I get it. Building a terrarium from scratch seems intimidating as a total beginner. There are so many plants to choose from. And it’s not entirely clear which ones will do well in a terrarium, specifically your terrarium. What you’re probably looking for is a list of terrarium plants that will “just work” for total beginners.
Terrarium experts recommend the following plants for beginners:
- polka dot plants
- nerve plants
- creeping figs
- bridal veil tradescantias
- Foliage plants
A list of plants is great and all, but as you can probably guess, the real answer is it depends. There are actually several factors that can help you choose what plants might work for your particular situation as I’ll explain in this article.
I’ll also explain why each one of those plants works great for a terrarium.
Table of Contents
How to choose plants for your terrarium
A lot of beginners are tempted to just grab the plants that look the prettiest or most interesting. That can actually be a big mistake because there hasn’t been any thought as to whether or not that plant will thrive or even survive at home.
So before we start talking about the “best” plants for beginners, I think it’s helpful to first understand how to choose the right plants for your terrarium.
Choosing plants for open vs. closed terrariums
First of all, I want to make a distinction between open and closed terrariums.
Open terrariums are pretty similar to common house plants. The plants are exposed to the open air because the container has a wide opening for the plants.
Closed terrariums are probably what most people think of when they hear the word “terrarium”. Plants in a closed terrarium are completely sealed off from the open air. Water evaporates and condenses inside the container creating an endless water cycle.
To learn more about the differences, check out this article or explain that in more detail.
The reason this distinction matters is because open and closed terrariums offer very different conditions for your plants.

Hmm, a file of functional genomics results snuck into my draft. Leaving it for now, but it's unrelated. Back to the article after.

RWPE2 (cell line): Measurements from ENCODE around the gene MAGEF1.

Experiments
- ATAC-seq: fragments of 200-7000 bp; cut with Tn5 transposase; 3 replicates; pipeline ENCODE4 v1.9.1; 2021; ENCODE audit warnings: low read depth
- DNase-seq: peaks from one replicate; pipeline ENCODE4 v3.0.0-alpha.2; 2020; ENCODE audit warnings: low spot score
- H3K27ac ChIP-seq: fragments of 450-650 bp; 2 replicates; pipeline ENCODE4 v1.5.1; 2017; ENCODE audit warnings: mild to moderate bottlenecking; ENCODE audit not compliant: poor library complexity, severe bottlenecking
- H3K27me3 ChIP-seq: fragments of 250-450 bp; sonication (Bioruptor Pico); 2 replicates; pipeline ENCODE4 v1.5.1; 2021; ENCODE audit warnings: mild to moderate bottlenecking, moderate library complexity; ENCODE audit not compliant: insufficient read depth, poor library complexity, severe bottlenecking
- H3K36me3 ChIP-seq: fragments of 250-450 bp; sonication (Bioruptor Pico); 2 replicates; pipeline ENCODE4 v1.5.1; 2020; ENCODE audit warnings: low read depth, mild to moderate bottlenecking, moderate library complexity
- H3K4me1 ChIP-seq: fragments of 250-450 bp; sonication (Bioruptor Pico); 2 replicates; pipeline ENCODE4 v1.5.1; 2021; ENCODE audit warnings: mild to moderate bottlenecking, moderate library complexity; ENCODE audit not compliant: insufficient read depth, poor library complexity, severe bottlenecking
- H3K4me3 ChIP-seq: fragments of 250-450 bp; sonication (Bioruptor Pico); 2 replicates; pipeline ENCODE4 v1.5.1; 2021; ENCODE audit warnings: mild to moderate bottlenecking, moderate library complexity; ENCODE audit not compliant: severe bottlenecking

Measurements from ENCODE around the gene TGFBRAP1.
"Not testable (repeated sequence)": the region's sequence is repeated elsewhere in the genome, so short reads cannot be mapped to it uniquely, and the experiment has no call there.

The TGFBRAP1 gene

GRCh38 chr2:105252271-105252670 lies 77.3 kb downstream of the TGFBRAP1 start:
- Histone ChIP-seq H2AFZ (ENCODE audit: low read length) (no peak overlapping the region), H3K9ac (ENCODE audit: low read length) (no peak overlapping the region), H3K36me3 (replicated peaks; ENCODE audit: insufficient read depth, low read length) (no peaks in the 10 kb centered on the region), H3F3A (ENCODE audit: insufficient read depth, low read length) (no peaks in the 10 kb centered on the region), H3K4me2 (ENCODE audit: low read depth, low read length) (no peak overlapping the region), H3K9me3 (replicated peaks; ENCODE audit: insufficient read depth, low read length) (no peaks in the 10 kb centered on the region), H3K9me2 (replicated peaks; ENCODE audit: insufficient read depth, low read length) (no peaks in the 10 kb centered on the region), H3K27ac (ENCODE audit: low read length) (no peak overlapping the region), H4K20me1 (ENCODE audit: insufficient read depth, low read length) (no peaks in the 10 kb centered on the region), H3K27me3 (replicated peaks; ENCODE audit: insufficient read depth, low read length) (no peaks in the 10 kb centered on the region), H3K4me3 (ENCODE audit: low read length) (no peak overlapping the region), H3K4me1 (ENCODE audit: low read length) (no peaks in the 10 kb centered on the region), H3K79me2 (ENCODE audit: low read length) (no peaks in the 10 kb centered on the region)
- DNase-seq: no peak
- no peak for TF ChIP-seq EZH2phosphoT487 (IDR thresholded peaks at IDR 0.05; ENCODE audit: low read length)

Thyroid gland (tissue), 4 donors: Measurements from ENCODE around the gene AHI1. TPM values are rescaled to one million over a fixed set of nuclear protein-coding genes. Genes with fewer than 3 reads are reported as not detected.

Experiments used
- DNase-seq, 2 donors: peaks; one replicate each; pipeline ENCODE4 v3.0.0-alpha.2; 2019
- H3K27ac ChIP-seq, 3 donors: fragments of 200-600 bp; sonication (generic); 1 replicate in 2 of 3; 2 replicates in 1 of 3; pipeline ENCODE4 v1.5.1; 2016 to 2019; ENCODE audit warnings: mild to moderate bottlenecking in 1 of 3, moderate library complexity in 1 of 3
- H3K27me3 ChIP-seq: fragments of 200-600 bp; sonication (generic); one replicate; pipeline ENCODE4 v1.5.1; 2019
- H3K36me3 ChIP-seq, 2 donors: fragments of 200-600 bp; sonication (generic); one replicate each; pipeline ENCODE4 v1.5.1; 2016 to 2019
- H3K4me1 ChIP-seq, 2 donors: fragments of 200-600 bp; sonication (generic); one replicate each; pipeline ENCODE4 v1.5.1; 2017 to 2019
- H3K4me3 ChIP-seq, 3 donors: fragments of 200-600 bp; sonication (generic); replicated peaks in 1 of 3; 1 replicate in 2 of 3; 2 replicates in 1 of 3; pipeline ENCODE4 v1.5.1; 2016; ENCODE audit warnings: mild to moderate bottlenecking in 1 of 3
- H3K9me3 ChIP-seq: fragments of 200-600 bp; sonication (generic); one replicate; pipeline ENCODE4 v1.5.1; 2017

Open terrariums are better suited for plants that enjoy full, direct sunlight and dry, arid conditions. If you want to grow succulents, open terrariums are the way to go.
Closed terrariums on the other hand are best suited for plants that enjoy high humidity and indirect light conditions.
So before deciding which plants you should use, you should first decide if you want to build an open or closed terrarium. That’s going to determine if you’re going to get high humidity loving plants or plants that might prefer dry conditions with more sunlight.
If there’s anything to take away from this, don’t put succulents in a closed terrarium.
Why lighting conditions matter for terrarium plants
I mentioned this briefly, but sunlight can be another factor that will determine if a plant will do well in your home.
Some plants prefer bright, direct sunlight while others prefer less intense, indirect sunlight.
To learn more about this, I reached out to Tassy from Glasswing, a boutique/gardening store in Seattle, Washington. Here’s what she had to say about how to find the best plants for your terrarium:
I would recommend choosing plants based on where the terrarium receives light. For direct afternoon sunlight, succulents are the best choice. For direct morning sun, ferns and foliage plants (pilea, peperomia, etc) work best.Tassy, Glasswing
This one also ties in with your choice of open and closed terrariums. If you want to give your plants direct afternoon sunlight, you might want to go with an open terrarium.
One way to figure out which type of sunlight will come out of which window is to figure out which direction they are facing (East, West, North, or South).
This table explains what type of sunlight you can expect from each direction:
|Direction||Sunlight Type||Best for|
|North||Least amount of sunlight, never direct||Closed Terrariums|
|South||Most amount of light, bright, direct sunlight within 2-3 feet||Open Terrariums|
|East||Morning sunlight||Closed Terrariums|
|West||Evening sunlight||Open Terrariums|
So if you’re planning to place your terrarium near a North or west facing window, you should stick to closed terrariums with indirect light living plants.